Reports and pictures about events in Tahrir Square in Cairo are alarming but this does not yet mean a recurrence of the events seen earlier this year. Life in the city outside the square continues more or less normally unlike in January, when the Egyptian society was in turmoil.
I have met several activists tonight who have been on Tahrir Square and who were receiving real-time messages from the scene. Even though the groups of demonstrators are smaller than earlier, the demand for democracy is not likely to be on the wane. The underlying tone here is however, that provocations from whatever direction or from any element of the security machinery must not be used as a pretext to interfere in the election process starting next Monday. The multi-tier election process itself is complicated and a definite schedule of its last phase, which is the presidential elections, is not yet available. From the point of view of the democracy process, undisrupted conduct of the first phase of the elections is the best way to proceed and make any effort to call it off impossible.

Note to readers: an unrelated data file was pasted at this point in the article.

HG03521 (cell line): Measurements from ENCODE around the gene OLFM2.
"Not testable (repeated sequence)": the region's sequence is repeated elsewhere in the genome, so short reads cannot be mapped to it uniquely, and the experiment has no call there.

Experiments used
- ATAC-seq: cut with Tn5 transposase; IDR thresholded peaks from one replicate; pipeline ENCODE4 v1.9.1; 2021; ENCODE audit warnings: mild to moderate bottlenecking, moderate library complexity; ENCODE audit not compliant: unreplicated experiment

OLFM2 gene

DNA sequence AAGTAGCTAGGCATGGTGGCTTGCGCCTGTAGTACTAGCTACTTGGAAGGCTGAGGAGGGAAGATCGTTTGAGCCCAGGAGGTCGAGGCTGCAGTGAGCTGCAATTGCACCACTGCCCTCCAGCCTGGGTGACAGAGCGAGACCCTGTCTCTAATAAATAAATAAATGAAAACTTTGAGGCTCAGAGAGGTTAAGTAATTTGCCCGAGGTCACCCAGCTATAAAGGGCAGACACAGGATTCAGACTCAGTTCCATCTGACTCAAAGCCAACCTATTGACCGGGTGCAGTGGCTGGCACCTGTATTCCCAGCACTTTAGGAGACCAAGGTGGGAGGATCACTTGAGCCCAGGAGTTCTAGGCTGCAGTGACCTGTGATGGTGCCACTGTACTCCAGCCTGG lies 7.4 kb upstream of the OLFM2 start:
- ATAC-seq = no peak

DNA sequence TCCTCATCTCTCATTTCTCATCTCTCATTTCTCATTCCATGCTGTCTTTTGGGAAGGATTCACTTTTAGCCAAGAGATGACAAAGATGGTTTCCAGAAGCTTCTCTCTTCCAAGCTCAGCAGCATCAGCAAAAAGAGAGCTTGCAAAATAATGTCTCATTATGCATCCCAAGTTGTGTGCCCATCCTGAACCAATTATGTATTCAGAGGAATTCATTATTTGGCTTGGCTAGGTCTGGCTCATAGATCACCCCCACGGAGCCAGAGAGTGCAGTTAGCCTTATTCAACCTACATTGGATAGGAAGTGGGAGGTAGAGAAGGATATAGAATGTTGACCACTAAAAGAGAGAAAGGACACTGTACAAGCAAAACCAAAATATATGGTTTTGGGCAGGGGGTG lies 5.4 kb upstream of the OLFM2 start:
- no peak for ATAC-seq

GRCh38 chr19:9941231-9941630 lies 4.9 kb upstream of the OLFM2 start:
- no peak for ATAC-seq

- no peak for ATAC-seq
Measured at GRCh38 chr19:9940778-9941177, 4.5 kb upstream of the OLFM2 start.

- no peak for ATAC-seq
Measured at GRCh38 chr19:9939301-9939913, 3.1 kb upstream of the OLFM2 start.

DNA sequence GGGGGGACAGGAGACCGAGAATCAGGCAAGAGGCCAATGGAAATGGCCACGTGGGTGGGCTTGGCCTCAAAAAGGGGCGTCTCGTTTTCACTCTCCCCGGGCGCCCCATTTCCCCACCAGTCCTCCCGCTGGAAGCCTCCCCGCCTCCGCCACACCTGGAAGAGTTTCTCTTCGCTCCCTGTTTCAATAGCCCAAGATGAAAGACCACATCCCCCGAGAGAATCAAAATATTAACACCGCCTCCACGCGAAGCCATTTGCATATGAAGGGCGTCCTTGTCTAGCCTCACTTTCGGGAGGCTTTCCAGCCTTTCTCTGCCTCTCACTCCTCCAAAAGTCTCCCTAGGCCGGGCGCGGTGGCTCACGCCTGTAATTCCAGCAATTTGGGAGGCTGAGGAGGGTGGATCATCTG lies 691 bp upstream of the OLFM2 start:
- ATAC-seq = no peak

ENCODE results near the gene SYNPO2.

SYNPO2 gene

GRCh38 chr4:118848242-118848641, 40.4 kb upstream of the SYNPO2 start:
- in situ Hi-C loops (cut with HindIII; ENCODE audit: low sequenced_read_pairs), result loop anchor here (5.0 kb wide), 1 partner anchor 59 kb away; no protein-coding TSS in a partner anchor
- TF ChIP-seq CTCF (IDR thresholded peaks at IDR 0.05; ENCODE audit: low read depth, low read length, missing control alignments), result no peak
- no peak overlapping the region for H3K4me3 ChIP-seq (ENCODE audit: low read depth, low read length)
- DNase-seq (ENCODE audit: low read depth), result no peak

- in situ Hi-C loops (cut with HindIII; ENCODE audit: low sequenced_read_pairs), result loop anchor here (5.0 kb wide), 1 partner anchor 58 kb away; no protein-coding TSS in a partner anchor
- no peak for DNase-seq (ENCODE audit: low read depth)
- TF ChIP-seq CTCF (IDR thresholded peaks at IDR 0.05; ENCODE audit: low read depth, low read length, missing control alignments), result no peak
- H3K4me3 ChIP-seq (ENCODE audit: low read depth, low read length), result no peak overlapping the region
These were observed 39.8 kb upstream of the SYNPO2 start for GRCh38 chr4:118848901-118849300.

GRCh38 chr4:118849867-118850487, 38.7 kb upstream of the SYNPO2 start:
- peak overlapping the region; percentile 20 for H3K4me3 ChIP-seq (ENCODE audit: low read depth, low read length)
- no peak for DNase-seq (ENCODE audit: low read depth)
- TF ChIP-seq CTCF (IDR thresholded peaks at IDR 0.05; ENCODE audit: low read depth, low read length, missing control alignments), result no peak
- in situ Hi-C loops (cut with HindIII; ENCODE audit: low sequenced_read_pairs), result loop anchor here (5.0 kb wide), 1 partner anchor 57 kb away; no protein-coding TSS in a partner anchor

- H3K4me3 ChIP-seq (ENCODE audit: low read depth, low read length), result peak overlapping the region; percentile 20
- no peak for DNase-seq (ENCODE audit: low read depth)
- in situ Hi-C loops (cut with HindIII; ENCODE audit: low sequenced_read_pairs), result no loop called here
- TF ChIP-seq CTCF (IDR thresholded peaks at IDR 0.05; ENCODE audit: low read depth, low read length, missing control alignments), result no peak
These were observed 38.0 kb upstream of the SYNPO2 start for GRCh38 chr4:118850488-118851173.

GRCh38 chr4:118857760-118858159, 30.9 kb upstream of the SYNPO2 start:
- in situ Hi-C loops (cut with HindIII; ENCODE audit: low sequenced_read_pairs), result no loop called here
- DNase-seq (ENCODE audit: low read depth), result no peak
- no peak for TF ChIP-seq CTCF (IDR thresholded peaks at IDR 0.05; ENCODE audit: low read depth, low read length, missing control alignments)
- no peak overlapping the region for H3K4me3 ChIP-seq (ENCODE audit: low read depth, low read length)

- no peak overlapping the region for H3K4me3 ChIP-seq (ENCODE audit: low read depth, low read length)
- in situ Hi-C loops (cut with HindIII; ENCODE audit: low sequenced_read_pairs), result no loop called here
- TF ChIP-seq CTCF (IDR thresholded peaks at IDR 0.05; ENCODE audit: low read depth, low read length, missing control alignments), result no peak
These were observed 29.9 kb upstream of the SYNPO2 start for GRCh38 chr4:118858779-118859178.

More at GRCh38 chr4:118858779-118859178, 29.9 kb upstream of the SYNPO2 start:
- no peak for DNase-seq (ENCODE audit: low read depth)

Any violence against demonstrators is indefensible as such and should not be underestimated as a provocation against the democracy process. However, it is vain to imagine that this would scare the released spirit of freedom and democracy back into the bottle.